The hardest thing for the attending doctor to do with any breech delivery is to keep his hands away from it until the natural forces of expulsion have thoroughly dilated the firm maternal structures that delay its progress. I waited as patiently as I could, sending frequent messages to the excited family in the corridor outside.
    At last the time had come, and I gently drew down one little foot, I grasped the other, but for some reason I could not understand, it would not come down beside the first one. I pulled again, gently enough but with a little force, with light pressure on the abdomen from above by my assisting nurse, and the baby’s body moved down just enough for me to see that it was a little girl – and then, to my consternation, I saw that the other foot would never be beside the first one. The entire thigh from the hip to the knee was missing and that one foot never could each below the opposite knee. And a baby girl was to suffer this, a curious defect that I had never seen before, nor have I since!
    There followed the hardest struggle I have ever had with myself. I knew what a dreadful effect it would have upon the unstable nervous system of the mother. I felt sure that the family would almost certainly impoverish itself in taking the child to every famous orthopaedist in the world whose achievements might offer a ray of hope.
    Most of all, I saw this little girl sitting sadly by herself while other girls laughed and danced and ran and played – and then I suddenly realised that there was something that would save every pang but once, and that once thing was in my power.
    One breech baby in 10 dies in delivery because it is not delivered rapidly enough, and now – if only I did not hurry! If I could slow my hand, if I could make myself delay those few short moments. It would not be an easy delivery, anyway. No one in all this world would ever know. The mother, after the first shock of grief, would probably be glad she had lost a child so sadly handicapped. In a year or two she would try again and this tragic fate would never be repeated.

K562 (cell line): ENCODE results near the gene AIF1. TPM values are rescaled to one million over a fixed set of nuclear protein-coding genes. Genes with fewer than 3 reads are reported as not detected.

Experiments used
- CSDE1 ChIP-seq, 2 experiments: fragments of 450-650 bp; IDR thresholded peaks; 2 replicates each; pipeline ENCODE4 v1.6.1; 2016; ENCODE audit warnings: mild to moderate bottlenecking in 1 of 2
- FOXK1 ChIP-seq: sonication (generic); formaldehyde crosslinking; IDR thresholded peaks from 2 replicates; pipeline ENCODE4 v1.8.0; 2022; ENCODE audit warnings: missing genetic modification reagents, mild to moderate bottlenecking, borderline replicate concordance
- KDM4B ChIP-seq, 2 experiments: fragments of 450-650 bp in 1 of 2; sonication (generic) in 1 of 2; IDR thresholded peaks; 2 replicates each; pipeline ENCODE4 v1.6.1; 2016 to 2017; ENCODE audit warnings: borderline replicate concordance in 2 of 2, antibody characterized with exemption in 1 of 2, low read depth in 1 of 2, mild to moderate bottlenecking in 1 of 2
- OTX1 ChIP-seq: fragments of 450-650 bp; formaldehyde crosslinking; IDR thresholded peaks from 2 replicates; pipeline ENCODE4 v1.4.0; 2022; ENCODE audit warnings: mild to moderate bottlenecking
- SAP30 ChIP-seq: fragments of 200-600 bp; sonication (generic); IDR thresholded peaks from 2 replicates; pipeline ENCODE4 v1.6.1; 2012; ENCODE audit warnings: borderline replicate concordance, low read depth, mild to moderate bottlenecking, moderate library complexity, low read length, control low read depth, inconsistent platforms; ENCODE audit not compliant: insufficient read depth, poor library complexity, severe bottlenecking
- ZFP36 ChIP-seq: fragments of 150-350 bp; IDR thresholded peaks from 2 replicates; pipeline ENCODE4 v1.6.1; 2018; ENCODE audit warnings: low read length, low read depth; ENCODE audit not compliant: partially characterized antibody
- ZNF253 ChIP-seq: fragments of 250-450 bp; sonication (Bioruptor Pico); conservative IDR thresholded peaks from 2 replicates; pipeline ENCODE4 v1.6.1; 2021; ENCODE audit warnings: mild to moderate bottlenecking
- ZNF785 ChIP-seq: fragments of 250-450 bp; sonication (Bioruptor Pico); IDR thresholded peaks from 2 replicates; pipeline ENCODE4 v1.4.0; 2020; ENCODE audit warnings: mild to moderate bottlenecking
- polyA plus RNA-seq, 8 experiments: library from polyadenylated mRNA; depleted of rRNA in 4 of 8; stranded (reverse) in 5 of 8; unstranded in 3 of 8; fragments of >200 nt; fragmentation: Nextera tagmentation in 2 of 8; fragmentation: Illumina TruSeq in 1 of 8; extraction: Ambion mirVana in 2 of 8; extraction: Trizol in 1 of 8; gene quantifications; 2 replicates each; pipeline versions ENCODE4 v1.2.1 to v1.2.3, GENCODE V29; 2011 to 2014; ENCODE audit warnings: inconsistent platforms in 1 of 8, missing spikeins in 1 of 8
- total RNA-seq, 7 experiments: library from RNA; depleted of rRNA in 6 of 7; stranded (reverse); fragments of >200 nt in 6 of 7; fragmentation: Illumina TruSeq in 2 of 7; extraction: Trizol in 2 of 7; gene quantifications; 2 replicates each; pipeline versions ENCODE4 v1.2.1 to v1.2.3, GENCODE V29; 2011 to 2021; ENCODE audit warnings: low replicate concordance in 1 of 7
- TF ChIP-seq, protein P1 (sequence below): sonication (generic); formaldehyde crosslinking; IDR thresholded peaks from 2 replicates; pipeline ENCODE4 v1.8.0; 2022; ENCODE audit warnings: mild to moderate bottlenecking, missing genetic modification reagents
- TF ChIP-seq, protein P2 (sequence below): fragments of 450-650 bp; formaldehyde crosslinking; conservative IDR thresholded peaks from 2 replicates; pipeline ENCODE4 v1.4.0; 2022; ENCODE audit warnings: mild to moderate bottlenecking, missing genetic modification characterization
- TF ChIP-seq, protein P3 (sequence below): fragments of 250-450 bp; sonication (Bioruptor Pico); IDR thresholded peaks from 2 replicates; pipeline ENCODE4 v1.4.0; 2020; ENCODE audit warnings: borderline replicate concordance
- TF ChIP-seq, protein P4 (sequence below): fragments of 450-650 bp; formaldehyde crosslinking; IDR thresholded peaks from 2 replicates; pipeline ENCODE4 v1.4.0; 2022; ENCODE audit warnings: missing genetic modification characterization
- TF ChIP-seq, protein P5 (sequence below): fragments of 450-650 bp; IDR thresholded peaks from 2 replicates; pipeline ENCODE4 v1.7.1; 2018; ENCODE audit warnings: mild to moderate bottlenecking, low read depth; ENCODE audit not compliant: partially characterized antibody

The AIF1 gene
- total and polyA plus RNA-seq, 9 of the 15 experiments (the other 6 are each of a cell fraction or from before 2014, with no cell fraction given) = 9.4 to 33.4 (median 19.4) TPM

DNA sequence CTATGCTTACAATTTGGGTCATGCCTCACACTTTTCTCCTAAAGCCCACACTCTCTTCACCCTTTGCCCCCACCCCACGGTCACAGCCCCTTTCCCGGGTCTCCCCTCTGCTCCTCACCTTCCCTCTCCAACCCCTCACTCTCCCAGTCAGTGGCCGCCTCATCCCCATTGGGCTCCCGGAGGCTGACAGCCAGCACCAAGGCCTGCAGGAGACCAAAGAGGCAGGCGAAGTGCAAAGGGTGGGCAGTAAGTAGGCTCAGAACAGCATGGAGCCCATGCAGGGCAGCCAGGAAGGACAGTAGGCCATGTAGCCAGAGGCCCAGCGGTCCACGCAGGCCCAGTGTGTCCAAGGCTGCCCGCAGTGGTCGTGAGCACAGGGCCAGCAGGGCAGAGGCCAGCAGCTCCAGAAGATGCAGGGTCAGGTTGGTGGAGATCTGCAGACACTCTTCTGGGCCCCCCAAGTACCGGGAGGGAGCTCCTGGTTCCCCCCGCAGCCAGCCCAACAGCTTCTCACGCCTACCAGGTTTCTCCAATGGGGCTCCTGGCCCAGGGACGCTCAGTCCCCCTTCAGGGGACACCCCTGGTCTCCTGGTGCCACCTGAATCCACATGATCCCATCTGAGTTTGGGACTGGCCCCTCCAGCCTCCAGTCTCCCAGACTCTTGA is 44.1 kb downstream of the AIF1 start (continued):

“Don’t bring this suffering upon them,” the small voice within me said. “This baby has never taken a breath – don’t let her ever take one. You probably can’t get it out in time, anyway. Don’t hurry. Don’t be a fool and bring this terrible thing upon them. Suppose your conscience does hurt a little; can’t you stand it better than they can? Maybe your conscience will hurt worse if you do get it out in time.”
    I motioned to the nurse for the warm sterile towel that is always ready for me in a breech delivery to wrap around the baby’s body so that stimulation of the cold air of the outside world may not induce a sudden expansion of the baby’s chest, causing the aspiration of fluid or mucus that might bring death.
    But this time the towel was only to conceal from the attending nurses that which my eyes alone had seen. With the touch of that pitiful little foot in my hand, a pang of sorrow for the baby’s future swept through me, and my decision was made.
    I glanced at the clock. Three of the allotted seven or eight minutes had already gone. Every eye in the room was upon me and I could feel the tension in their eagerness to do instantly what I asked, totally unaware of what I was feeling. I hoped they could not possibly detect the tension of my own struggle at that moment.
    These nurses had seen me deliver dozens of breech babies successfully – yes, and they had seen me fail too. Now they were going to see me fail again. For the first time in my medical life I was deliberately discarding what I had been taught was right for something that I felt sure was better.
    I slipped my hand beneath the towel to feel the pulsations of the baby’s cord, a certain index of its condition. Two or three minutes more would be enough. So that I might seem to be doing something, I drew the baby down a little lower to “split out” the arms, the usual next step, and as I did so the little pink foot on the good side bobbed out from its protecting towel and pressed firmly against my slowly moving hand, the hand into whose keeping the safety of the mother and the baby had been entrusted. There was a sudden convulsive movement of the baby’s body, an actual feeling of strength and life and vigour.
    It was too much. I couldn’t do it. I delivered the baby with her pitiful little leg. I told the family the next day, and with a catch in my voice, I told the mother.
    Every foreboding came true. The mother was in a hospital for months. I saw her once or twice and she looked like a wraith of her former self. I heard of them indirectly from time to time. They had been to Rochester, Minn. They had been to Chicago and to Boston. Finally I lost track of them altogether.